Suez tanker chaos may spark worldwide disruption with ships stacking up in key waterway

Suez Canal blocked after cargo ship Ever Given turns sideways

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Dozens of ships carrying everything from oil to consumer goods have been delayed after the Ever Given, owned by Taiwan-based firm Evergreen, got struck in the key strategic waterway, and companies may have to re-route cargoes around Africa if the blockage extends beyond 24 hours, shipping sources has indicated. And Jeremy Thomson-Cook, chief economist and international business payments specialist at Equals Money, said the impact would be felt well beyond the immediate vicinity.

Mr Thomson-Cook told “Such an incident shows that global supply chains depend on both complex and straightforward things; for international trade, there is no worse place to run aground in the middle of the Suez Canal.

“Hopefully, ships begin to flow through the canal sooner rather than later, or we are likely to see a short-term hit to both manufacturing and services industries in the West.”

He explained: “Some manufacturing processes, particularly cars, depend on just-in-time delivery of parts to keep costs down and the process as efficient as possible. Delays will upset that while perishable goods may be unusable once they eventually reach their intended destination.”

The 400-metre, 224,000-tonne vessel, which got stranded yesterday morning after losing the ability to steer amid high winds and a dust storm, has now been partially refloated.

However, shipping sources say the grounding has disrupted regular voyages through the Canal, which is one of the world’s critical chokepoints, offering the quickest available sea route between Asia and Europe.

Kpler said more than 20 oil tankers carrying crude and refined products were affected by the disruptions.

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The Suez Canal is also a major route for LNG tankers bringing supplies and seven LNG vessels were stuck on Wednesday, Refinitiv ship tracking data showed.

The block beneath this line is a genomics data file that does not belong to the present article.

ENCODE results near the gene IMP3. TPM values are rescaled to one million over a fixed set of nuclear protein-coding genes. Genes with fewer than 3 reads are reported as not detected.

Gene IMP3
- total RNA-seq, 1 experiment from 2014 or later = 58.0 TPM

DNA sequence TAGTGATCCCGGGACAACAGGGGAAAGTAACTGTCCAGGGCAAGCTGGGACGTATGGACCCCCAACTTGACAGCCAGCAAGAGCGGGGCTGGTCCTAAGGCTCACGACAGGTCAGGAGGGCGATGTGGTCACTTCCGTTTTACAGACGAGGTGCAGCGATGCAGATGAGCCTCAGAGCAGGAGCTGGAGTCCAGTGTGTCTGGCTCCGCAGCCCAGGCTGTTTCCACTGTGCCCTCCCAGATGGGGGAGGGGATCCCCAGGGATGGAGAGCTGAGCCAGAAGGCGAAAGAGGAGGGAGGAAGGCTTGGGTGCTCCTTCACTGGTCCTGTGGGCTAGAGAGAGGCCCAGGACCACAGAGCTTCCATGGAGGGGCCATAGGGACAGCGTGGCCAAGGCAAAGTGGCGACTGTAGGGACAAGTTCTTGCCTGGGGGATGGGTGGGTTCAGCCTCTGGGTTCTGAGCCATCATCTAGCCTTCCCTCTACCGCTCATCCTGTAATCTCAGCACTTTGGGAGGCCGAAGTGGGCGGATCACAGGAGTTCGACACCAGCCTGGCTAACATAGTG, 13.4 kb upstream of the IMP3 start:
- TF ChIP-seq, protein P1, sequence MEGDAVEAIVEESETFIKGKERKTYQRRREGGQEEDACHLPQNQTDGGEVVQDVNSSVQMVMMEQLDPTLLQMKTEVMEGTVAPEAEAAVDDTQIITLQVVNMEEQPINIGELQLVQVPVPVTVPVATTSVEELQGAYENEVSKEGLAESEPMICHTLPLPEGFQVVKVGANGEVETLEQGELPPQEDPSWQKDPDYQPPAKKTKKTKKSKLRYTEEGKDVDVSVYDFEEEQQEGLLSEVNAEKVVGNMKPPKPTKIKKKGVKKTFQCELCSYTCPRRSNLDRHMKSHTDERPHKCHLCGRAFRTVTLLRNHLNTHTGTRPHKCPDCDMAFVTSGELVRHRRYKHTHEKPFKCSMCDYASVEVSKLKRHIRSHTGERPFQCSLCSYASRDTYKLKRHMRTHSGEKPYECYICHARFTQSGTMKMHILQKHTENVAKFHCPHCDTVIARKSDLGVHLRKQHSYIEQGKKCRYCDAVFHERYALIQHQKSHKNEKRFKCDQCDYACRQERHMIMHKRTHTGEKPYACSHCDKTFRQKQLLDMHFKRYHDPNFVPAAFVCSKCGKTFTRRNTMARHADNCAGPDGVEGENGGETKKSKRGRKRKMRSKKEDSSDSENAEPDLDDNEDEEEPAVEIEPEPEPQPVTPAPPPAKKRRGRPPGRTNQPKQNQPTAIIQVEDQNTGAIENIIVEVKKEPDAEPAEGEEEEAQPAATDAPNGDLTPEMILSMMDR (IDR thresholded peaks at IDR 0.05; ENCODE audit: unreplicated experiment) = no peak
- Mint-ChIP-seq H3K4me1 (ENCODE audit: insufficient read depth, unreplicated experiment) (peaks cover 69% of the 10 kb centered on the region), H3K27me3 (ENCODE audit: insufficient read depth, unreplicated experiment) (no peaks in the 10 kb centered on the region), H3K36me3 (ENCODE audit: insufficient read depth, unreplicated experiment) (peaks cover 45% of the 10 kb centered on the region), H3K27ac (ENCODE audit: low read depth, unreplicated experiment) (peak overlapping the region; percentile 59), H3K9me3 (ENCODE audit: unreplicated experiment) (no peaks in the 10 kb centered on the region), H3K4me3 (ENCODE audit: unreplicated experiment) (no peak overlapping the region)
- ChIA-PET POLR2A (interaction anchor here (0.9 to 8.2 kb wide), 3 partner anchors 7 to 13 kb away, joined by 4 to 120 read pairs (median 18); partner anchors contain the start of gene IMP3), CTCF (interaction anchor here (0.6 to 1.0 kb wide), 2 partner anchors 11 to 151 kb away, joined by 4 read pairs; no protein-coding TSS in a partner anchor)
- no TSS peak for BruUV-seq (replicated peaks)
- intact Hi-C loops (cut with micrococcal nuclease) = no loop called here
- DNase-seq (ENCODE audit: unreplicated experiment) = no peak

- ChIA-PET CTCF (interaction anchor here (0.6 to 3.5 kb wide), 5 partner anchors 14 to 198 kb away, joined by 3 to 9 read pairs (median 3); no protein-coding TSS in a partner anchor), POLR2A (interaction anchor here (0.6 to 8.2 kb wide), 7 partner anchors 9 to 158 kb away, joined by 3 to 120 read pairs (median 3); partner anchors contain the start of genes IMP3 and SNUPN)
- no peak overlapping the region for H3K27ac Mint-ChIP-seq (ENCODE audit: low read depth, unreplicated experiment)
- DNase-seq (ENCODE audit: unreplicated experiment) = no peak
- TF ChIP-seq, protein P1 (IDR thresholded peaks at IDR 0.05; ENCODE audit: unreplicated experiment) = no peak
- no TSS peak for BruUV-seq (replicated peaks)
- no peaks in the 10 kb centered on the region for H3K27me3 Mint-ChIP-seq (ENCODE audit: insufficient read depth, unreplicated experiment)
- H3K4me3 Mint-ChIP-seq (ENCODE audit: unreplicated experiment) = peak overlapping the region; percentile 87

Any delays can have a knock-on effect for both LNG and European gas prices.

There were also more than 13 container ships anchored around Suez with at least two others waiting in the Mediterranean, Refinitiv ship tracking data showed.

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The world’s biggest container line, AP Moller Maersk, said seven of its vessels had so far been affected, with four stuck in the canal system and the rest are waiting to enter.

Shipping sources fear if the situation is not resolved soon ships could start having to re-route around Africa, which takes a week longer to navigate.

Chris Evans, international supply chain specialist with professional services company Colliers, said: “The next 24 hours will be critical in determining the longer-term impact.

“If there is a significant delay, then it is likely that the Cape of Good Hope will serve as an alternative route to keep things moving.”

Disruptions caused by the coronavirus and a surge in demand for retail goods by consumers have resulted in wider logistical bottlenecks around the world for container lines and supplies in recent months.

Greg Knowler with IHS Markit’s Journal of Commerce said: “With the Asia-Europe supply chain already stretched to the limit, the Suez Canal blockage comes at a particularly unhelpful time.

“Container shipping lines have deployed every available vessel to serve heavy demand from European and UK importers, with congestion delaying the handling of inbound cargo.”

Ranjith Raja, Head of MENA Oil & Shipping Research, at Refinitiv said: “We’ve never seen anything like this before but it’s likely that resulting congestion will take several days to weeks to clear as it is expected to have a ripple effect on the other convoys, schedules and global markets – given the vital importance of the waterway. 

“The benchmark crude prices have already shown a strong upswing on the back of this incident which has closed canal movement for more than a day.

“Prices have surged by five since market opening this morning.

“Our ship tracking data has also found that there were 53 tankers stuck either side of the canal, with about 27 of them carrying an estimated 1.9 million MT of oil cargo – equivalent to almost half of UK’s monthly crude intake. The vessel entered the canal some 45 minutes before it became stuck, moving at 12.8 knots (about 24 kph, 15 mph) just before the crash.

“Typically, a pilot from Egypt’s canal authority would board a ship to guide it through the canal, but the ship’s captain retains ultimate authority for navigation.”

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